During the World War II years, some of the key members of the band left: the drummer Jo Jones and tenor saxophone player Lester Young were both conscripted in 1944, leading to the hiring of drummers such as Buddy Rich and extra tenor saxophonists, including Illinois Jacquet, Paul Gonsalves and Lucky Thompson. The musicologist Gunther Schuller has said that when Jo Jones left, he took some of the smooth, relaxed style of the band with him. Replacements such as Sonny Payne, drummed much louder and raised the dynamic of the band to a "harder, more clamorous brass sound."[10] The ban on instrumental recordings of 1942-1944 adversely affected the finances of the Count Basie Orchestra, as it did for all big bands in the United States. Despite taking on soloists from the next generation such as Wardell Gray, Basie was forced to temporarily disband the group for a short period in 1948, before dispersing again for two years in 1950. For these two years, Basie led a reduced band of between 6 and 9 people, featuring more new players such as Buddy Rich, Serge Chaloff and Buddy DeFranco.

The 'Second Testament'[edit]

Basie reformed the jazz orchestra in 1952 for a series of tours, not only in the United States, but also in Europe in 1954 and Japan in 1963. The band released new recordings; some featuring guest singers such as Joe Williams, Frank Sinatra, Ella Fitzgerald and Billy Eckstine. All relied on contributions from arrangers, some of whom are now synonymous with the Basie band: Neal Hefti, Quincy Jones and Sammy Nestico. Michael G. Nastos wrote of the recording with Eckstine:

"When the Count Basie Orchestra consented to team up with vocalist Billy Eckstine, choruses of angels must have shouted hallelujah. The combination of Basie's sweet jazz and Eckstine's low-down blues sensibilities meshed well on this one-shot deal, a program mostly of downtrodden songs perfectly suited for the band and the man."

[citation needed]

This new band became known as "The Second Testament".[11] With albums such as The Atomic Mr. Basie (1958), April in Paris (1957)and Basie Plays Hefti (1958), the new Count Basie Orchestra sound became identifiable. The sound of the band was now that of a tight ensemble: heavier and more full bodied, contrasting with the riff-based band of the late 1930s and early 1940s. Whereas previously the emphasis had been on providing space for exemplary soloists such as Lester Young and Buck Clayton, now the focus had shifted to the arrangements, despite the presence of soloists such as trumpeter Thad Jones and saxophonist Frank Foster. This orchestral style has been continued as the typical sound of the band up to the present day; which has been criticized by some musicologists. In his book The Swing Era, Gunther Schuller described the group as "perfected neo-classicism...a most glorious dead end."[12]

The continuing band[edit]

After Basie's death in 1984, the band has continued to play under the direction of some of the players he had hired, including Eric Dixon, Thad Jones, Frank Foster, Grover Mitchell, Bill Hughes, and Dennis Mackrel. The current director is Scotty Barnhart. New recordings have continues to be released, for example Basie is Back (2006) which features new recordings of classic tunes from the Basie Orchestra's catalog, including "April in Paris" and even the band's early hit "One O'clock Jump". The group also continues to produce collaborations with high profile singgers, such as Ray Charles in Ray Sings, Basie Swings (also 2006), and with arranger Allyn Ferguson on the album Swing Shift (1999).

Awards[edit]

  • Awarded the Grammy Award 17 times, including in 1999 for the album Count Plays Duke and in 1997 for the album Live at Manchester Craftsmen's Guild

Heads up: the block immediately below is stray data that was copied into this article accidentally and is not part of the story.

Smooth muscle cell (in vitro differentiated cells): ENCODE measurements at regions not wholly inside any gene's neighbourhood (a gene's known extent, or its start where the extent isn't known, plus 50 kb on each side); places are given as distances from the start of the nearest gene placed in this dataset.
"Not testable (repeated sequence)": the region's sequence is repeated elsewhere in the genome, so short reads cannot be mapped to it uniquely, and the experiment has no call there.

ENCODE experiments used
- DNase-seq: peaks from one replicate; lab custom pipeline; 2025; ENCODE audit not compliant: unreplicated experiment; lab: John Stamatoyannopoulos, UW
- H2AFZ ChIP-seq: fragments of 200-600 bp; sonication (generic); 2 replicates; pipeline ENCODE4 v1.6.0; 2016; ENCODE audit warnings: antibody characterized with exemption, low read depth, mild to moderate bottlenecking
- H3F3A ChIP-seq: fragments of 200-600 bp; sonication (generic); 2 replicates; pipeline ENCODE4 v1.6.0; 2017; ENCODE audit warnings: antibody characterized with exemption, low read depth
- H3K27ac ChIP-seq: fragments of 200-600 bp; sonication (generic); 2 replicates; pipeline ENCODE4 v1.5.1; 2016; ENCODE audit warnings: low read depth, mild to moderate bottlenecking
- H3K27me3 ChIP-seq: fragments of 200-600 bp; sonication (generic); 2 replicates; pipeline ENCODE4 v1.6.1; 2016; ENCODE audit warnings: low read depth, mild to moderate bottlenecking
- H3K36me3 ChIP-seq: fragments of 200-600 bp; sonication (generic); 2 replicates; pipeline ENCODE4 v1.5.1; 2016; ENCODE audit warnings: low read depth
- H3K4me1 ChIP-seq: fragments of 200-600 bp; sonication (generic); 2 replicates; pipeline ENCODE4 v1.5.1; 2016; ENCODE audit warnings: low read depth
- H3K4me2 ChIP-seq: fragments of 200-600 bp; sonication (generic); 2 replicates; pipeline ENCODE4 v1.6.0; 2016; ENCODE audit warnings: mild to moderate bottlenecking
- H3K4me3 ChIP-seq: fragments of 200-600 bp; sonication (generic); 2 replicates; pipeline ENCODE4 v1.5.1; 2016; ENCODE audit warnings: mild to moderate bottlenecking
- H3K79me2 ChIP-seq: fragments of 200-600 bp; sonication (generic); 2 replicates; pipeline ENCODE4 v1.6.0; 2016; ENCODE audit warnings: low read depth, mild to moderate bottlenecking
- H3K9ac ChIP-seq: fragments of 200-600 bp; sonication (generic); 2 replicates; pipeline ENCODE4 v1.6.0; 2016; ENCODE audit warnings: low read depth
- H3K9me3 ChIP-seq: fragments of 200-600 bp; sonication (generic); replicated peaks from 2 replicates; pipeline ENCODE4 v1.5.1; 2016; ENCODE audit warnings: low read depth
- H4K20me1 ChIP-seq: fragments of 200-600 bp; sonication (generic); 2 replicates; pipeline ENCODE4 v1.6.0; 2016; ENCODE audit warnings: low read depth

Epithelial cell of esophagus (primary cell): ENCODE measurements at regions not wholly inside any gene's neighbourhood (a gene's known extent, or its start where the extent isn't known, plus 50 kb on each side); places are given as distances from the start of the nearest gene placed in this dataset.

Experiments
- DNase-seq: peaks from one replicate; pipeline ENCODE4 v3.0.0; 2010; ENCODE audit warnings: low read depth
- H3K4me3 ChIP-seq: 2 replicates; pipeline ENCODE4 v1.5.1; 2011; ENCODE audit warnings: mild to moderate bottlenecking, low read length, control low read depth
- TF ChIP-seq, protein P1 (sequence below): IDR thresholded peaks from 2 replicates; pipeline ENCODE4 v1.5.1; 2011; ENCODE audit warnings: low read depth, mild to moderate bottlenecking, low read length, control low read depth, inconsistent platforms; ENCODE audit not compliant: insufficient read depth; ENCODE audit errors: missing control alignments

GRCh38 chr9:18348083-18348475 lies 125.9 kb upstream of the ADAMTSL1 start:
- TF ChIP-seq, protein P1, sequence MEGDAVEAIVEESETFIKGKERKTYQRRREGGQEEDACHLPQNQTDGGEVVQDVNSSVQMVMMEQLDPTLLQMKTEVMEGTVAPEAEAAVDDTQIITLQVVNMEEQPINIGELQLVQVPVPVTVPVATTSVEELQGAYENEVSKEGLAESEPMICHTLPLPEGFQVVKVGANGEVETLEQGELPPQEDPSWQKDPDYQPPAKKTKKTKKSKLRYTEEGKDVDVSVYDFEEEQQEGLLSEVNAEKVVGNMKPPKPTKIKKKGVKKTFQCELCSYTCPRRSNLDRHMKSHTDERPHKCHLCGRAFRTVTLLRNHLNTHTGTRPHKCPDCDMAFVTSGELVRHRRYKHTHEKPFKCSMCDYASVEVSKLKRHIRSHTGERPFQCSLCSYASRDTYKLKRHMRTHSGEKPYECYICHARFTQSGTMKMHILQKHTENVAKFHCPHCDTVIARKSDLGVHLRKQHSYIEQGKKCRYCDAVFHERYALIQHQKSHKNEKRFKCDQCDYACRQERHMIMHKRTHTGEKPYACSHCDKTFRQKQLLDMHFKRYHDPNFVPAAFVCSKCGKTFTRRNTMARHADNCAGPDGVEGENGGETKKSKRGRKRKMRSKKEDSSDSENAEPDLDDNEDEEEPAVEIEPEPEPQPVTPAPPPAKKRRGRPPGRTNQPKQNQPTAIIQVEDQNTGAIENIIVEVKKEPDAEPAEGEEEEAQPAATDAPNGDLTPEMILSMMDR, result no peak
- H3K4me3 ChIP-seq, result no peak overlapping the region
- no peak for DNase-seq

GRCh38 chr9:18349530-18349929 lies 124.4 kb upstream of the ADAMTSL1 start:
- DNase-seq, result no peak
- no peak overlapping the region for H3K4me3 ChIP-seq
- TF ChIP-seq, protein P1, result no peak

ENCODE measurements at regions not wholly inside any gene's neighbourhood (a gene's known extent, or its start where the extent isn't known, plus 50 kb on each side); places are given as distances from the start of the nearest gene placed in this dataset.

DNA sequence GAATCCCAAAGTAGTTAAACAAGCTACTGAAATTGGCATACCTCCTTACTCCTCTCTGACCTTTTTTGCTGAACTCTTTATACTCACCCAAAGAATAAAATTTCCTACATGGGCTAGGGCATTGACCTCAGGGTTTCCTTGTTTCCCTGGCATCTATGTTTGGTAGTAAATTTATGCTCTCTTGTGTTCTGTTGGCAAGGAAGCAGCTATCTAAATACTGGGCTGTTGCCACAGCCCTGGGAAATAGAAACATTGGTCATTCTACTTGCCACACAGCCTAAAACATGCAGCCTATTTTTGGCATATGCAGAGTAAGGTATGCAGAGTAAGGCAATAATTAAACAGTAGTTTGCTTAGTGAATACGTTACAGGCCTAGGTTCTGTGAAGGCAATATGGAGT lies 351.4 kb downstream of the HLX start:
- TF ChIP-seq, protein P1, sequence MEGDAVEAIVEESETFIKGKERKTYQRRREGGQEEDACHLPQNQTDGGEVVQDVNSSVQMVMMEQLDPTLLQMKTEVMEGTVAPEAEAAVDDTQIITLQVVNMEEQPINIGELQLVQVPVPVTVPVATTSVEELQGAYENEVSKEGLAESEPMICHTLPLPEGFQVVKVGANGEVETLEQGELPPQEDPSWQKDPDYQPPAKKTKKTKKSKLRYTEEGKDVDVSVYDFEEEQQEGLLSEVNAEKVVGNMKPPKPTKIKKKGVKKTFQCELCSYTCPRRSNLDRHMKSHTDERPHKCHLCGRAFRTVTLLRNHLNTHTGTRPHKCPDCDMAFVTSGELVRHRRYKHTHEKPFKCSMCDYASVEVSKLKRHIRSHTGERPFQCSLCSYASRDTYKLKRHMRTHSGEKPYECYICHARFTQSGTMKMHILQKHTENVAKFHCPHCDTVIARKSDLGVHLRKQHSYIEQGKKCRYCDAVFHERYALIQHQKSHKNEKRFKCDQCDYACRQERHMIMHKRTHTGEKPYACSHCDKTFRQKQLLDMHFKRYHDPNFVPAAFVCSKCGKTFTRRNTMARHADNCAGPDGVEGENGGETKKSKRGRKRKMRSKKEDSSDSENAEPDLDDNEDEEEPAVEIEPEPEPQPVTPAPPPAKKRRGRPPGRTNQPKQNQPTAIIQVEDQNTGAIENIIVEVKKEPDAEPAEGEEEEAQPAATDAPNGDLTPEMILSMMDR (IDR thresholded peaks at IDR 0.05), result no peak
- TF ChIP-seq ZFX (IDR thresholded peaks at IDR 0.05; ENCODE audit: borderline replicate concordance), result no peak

• Included in the Down Beat Reader's Poll in 1983, 1984, 1985, 1986, 1988, 1990, 1991, 1992, 1993, 1996 and 1997 (the last time as 'Best Big Band')
  • Included in the Down Beat Critic's Poll 1984, 1986, 1991, 1993 and 1994
  • Included in the Jazz Times Critic's and Reader's Poll in 1994 and 1995[13]

Discography[edit]

For recordings by Count Basie without his big band, see Count Basie discography.

1937–1939, Brunswick[edit]

1939–1950, Columbia and RCA[edit]

  • Super Chief (1936–1942, Columbia Records)
  • Count Basie and His Great Vocalists (1939–1945, Columbia)
  • America's No. 1 Band: The Columbia Years (1936–1964, Columbia)
  • Complete Original American Victor Recordings (1941–1950, RCA Records sessions, reissued on Definitive)
  • Kansas City Powerhouse (1929–1932, 1947–1949, RCA/Bluebird Records)
  • Planet Jazz (ca. 1929-1932, 1947–1949, RCA/BMG International Records)

The 1950s[edit]

The 1960s-pre Pablo[edit]

The Pablo Years[edit]

Post Count Basie albums[edit]

References[edit]

  1. ^ Basie, William "Bill" "Count", Club Kaycee, University of Missouri-Kansas City, 1996. archived from the original, 1 June 2009. accessed 8 June 2011.
  2. ^ Moten, Benjamin "Bennie", Club Kaycee, University of Missouri-Kansas City, 1996. archived from the original, 31 January 2009. accessed 8 June 2011.
  3. ^ Club Reno (aka the Reno Club), Club Kaycee, University of Missouri-Kansas City, 1996. archived from the original, 13 February 2009. accessed 8 June 2011.
  4. ^ Williams, Martin. "Jazz: What Happened in Kansas City?", American Music, Vol. 3, No. 2. Illinois: University of Illinois Press, Summer 1985. p.176
  5. ^ Schuller, Gunther (1989). The Swing Era. Oxford: Oxford University Press, p. 225
  6. ^ The Swing Era, p.237
  7. ^ The Swing Era, p.226
  8. ^ Jackson, Arthur. The World of Big Bands: The Sweet and Swinging Years, Vancouver: David & Charles, 1977. p.42
  9. ^ The Swing Era, p.258
  10. ^ The Swing Era, p. 261
  11. ^ Cuscuna, Michael. Sleeve notes from the The Complete Atomic Basie CD, 1994.
  12. ^ Gunther Schuller The Swing Era, New York: Oxford University Press, 1989, p.262
  13. ^ About Us: Count Basie Orchestra website. accessed 21 November 2007.
  • Atkins, Ronald, ed. (2000) Jazz: From New Orleans to the New Jazz Age. London: Carlton Books
  • Stowe, David W. "Jazz in the West: Cultural Frontier and Region During the Swing Era", The Western Historical Quarterly, Vol. 23, No. 1. Utah: Utah State University, February 1992.

External links[edit]